http://www.capitol.state.tx.us/cgi-bin/tlo/textframe.cmd?LEG=76&SESS=R&CHAMBER=S&BILLTYP E=B&BILLSUFFIX=01260&VERSION=5&TYPE=B

      Done, and done!

      We are called to speak for the weak, for the voiceless, for victims of our nation and for those it calls enemy....--ML King, "Beyond Vietnam"

      by Gooserock on Sun Mar 20, 2005 at 09:24:21 PM PST

      [ Parent ]

  •  Ah, fun Republican hypocrisy (none)
    Wonderful.

    Outside the box solutions at low, low prices! http://jayshark.blogspot.com

    by Jonathan4Dean on Sun Mar 20, 2005 at 08:14:57 PM PST

    •  ah, yes Mr. Kennedy (R-MN)... (none)
      ...we WILL be judged how we treat the weakest among us.  So how's you're record on the tax cuts for the wealthy, support to gut Social Security and a general indifference to the Medicare crisis?

      Thank you for being a perfect republican hypocrite and giving us something to hold up next October!

      He who gives up liberty in exchange for security is deserving of neither

      by joby on Sun Mar 20, 2005 at 08:51:34 PM PST

      [ Parent ]

      •  Fultility (none)
        I become more cynical by the minute that the true facts of this case that digby so thoroughly laid out will be lost in the black hole of media empire.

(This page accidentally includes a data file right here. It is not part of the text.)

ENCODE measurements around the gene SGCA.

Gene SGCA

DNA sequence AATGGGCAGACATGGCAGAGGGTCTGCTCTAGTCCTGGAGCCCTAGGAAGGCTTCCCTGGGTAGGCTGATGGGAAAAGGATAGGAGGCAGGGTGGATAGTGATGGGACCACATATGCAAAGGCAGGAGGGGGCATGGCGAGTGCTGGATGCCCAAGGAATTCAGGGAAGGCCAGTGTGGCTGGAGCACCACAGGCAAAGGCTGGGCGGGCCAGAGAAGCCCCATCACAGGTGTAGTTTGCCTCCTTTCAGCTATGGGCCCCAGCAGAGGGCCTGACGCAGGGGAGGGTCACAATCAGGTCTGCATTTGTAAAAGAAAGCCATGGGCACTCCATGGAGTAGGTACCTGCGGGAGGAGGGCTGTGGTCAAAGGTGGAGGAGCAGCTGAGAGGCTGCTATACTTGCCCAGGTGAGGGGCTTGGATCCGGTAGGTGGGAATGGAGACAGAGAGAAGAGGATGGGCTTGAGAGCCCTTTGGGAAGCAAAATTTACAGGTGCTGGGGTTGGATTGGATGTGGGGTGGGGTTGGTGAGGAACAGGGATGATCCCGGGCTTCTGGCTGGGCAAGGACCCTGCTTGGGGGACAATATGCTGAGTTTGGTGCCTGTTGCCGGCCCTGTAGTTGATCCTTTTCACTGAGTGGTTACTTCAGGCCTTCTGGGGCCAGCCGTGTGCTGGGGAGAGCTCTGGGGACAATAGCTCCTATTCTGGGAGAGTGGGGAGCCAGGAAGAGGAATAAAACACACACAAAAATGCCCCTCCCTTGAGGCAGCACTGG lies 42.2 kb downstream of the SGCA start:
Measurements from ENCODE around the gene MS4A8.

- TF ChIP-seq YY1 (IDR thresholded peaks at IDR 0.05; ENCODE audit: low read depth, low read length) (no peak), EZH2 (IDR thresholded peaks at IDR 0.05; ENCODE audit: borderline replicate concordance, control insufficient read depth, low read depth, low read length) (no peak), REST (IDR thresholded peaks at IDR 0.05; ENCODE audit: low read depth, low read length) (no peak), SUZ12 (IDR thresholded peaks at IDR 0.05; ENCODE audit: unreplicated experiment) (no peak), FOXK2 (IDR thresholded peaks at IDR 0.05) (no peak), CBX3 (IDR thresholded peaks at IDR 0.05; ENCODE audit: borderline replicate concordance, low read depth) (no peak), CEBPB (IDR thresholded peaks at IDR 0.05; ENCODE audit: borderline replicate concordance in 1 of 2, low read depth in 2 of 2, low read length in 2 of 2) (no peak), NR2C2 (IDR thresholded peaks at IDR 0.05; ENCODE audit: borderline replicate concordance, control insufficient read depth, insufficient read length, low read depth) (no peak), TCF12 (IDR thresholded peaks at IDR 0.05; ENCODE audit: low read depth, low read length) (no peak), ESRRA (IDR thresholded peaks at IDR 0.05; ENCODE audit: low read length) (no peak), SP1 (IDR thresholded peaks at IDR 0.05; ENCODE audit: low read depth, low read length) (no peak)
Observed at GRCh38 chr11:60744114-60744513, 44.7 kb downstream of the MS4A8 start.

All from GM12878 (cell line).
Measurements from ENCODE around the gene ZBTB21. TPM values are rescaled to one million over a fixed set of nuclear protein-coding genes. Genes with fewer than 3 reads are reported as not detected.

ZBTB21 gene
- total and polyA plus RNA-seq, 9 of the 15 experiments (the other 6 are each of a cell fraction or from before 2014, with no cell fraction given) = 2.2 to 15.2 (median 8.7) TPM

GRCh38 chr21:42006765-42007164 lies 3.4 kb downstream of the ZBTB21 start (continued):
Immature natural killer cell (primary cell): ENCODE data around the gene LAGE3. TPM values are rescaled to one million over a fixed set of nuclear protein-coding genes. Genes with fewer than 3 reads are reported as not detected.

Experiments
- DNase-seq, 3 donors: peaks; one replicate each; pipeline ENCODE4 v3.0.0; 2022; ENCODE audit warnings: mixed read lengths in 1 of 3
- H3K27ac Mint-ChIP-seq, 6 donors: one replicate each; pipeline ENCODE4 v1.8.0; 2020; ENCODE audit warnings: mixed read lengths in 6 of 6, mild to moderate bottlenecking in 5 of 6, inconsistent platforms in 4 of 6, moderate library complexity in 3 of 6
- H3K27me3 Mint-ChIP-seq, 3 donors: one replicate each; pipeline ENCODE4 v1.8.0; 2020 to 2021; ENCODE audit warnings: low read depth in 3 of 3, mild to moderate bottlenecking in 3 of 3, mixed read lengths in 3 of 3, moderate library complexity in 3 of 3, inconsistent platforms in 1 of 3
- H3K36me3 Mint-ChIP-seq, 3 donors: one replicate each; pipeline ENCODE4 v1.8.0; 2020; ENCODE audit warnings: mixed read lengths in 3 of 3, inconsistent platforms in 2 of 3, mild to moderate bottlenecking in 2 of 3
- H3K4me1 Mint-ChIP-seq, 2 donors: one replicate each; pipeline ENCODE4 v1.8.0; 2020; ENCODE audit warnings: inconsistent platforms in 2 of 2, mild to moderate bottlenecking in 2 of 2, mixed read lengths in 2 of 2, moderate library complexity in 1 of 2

The media attempts to outrage us at every turn, but they march in step by not critically evaluating any story.  Instead of discussing the facts of the case, every channel spends time showing the voting live, like it's important to see congressmen milling around and pressing buttons.

    •  Where's the hypocracy? (4.00)
      Why is it hypocritical for Bush and DeLay to ask for congressional support for Terry Schiavo?  After all, they've both been brain dead for years while asking for support.  They're just looking after their own.
  •  they know (none)
    it is just too reality-based for them.
  •  The most frightening thing (4.00)
    is that even with a living will, and a spouse and team of doctors that say there is no hope, a group of corrupt politicians can choose to keep any of us in a vegatative state for political gain long after we are gone.

    Mark my words: we will soon have 12-week fetuses "rescued" from women's clinics on congressionally-mandated life support.